As I grow stronger and more mentally acute, I hope to start blogging more frequently.  I'm also putting the finishing touches on my next novel, The Cornerstone, due out from JournalStone Publishing in February 2013. I'm so excited about this book - it's been a long time in the making and I'm really pleased with the way it's turning out.  And another very cool project that I'm editing with JournalStone is the LIMBUS collection, which will also be available early next year. It's a fabulous grouping of 5 stories by accomplished writers in the horror/fantasy/sci-fi fields.

So much to look forward to. 

Saturday, September 8, 2012

Can this body be saved?

Some of my readers may know that since June of this year, I've been battling a fast-growing form of lung cancer...which has my doctors baffled because I am a nonsmoker. That's right, never smoked a day in my life, yet I have the classic smoker's lung cancer. No explanation for what triggered it. Maybe on a cosmic level I was bored, writing about life and death situations in my books and stories, but without much empathy for what life - and the loss of it - really means.

When I was admitted to the hospital it was an emergency life and death situation. Could barely breathe from the tumor in my left lung pressing against a bronchial tube. Since then, I've been in the OR twice, am halfway through a 6-cycle chemotherapy treatment with possible radiation at the end, and had two transfusions. It's a scary ride, and some nights my husband and I have held each other and cried.

We won't even speak of the cost, over $100,000 and still climbing.

Every day it's a constant fight to keep all my internal systems functioning. At any given time my white platelets may be too low, I might have scary-level anemia from not enough red blood cells, not enough potassium, not enough magnesium, not enough fluid intake, the list goes on...not to mention the ordinary daily process of kidney function and avoiding constipation. I've lost over 20 pounds because it's hard to keep food down on a regular basis, and many of my favorite foods have been ruined by the salty metallic taste the chemo drugs cause in my mouth.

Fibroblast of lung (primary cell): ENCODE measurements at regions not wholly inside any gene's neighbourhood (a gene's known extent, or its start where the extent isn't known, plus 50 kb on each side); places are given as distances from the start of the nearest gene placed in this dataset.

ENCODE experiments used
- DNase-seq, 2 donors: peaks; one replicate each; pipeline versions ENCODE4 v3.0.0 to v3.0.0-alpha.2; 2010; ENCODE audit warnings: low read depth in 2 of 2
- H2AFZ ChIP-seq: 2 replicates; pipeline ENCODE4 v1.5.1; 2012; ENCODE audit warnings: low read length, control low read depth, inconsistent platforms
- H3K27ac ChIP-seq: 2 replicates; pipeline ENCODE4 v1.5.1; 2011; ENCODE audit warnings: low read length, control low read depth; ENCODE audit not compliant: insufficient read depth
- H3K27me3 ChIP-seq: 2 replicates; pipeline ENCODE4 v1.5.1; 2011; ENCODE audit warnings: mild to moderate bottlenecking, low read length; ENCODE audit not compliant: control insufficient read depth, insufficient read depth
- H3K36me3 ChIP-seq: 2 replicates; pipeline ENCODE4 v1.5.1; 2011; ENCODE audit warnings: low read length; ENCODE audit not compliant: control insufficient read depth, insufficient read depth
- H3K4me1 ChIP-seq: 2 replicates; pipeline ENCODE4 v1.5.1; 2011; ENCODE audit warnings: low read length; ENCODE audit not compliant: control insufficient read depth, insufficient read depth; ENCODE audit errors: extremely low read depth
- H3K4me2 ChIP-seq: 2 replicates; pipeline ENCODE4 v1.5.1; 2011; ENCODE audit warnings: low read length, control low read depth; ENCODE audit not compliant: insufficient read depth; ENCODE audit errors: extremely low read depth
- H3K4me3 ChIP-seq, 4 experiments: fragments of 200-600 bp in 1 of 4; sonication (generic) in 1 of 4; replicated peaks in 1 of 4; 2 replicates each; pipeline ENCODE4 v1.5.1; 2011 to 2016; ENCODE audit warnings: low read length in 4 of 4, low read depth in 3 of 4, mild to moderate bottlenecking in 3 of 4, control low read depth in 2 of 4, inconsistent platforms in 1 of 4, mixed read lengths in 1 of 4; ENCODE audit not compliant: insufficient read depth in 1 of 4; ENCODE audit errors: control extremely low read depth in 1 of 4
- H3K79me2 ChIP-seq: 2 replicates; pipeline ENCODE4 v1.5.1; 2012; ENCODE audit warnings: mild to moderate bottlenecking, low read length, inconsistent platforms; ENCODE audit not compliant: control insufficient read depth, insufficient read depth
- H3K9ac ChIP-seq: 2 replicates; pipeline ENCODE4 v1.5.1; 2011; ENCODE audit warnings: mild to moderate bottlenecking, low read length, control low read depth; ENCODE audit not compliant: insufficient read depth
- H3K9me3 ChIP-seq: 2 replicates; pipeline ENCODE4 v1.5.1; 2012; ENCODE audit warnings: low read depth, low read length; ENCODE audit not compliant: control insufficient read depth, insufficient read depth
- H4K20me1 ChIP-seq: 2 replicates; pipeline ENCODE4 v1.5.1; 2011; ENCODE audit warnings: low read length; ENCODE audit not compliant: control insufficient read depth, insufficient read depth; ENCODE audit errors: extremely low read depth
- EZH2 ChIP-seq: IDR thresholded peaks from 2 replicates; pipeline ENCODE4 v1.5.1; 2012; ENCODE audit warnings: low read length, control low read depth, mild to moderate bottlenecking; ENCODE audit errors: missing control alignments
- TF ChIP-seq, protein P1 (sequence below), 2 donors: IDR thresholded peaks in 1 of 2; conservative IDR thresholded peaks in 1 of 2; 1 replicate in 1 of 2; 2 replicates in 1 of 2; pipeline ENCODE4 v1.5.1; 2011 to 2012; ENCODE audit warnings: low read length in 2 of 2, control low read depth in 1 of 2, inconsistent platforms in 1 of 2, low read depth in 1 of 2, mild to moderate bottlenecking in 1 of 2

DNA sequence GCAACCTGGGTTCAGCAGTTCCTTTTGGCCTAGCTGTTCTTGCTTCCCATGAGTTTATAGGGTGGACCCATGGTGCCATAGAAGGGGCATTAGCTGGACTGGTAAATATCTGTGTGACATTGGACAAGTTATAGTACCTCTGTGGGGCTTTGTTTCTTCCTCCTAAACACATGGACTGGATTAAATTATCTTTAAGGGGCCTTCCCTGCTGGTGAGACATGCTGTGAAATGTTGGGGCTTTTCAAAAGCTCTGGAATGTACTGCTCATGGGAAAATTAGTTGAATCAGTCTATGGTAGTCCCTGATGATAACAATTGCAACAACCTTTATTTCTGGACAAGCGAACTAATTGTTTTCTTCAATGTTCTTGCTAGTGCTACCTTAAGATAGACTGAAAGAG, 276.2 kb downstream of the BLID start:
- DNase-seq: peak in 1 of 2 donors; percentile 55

All this is daunting to say the least, but there have been some positives as well, which is really the point of this post. The outpouring of support and encouragement from friends and the wonderful company I work for (I'm currently on leave of absence from them but hope to return before the end of the year), the selfless help of people who went out of their way to make things better for me, and so much more. I was also amazed at the number of writers I'm associated with who have their own cancer survival stories to share.  The biggest positive of all is the upgrade in my prognosis status for survival from "poor" to "good" with the goal now being long-term remission.

What has this done for me as a writer? I think it has made me less cerebral about the big issues of life and death. So easy to kill off characters on paper. But having stared my own possible quick demise in the face, my perspective is changed forever. I hope it will infuse my storytelling with a level of immediacy and empathy that was missing. We'll see....

Tuesday, July 24, 2012

Where do story ideas come from?

It seems to be a staple question on almost every interview I've done - where do you get your ideas?

I honestly cannot say specifically what fuels my imagination for stories and novels. Most often ideas come unbidden, when I'm not even looking for inspiration. I'll be thinking about something unrelated to writing and realize it could make a viable story, or I'll be tinkering with some story possibility that's not really working and a solution or better alternative just suddenly sticks its neck out.

I know that if I deliberately set out to come up with what to write about next, I'll get nowhere. This doesn't apply to assignment-driving writing, of course; I'm talking about my own creative endeavors where anything goes. I guess my muse is a like quantum particle. If I try to look at her directly, she disappears. If I ignore her and don't think about writing, she slips something into my brain pan, like she did last night when I wondered what my next novel would be about. I should learn to trust her more. ;D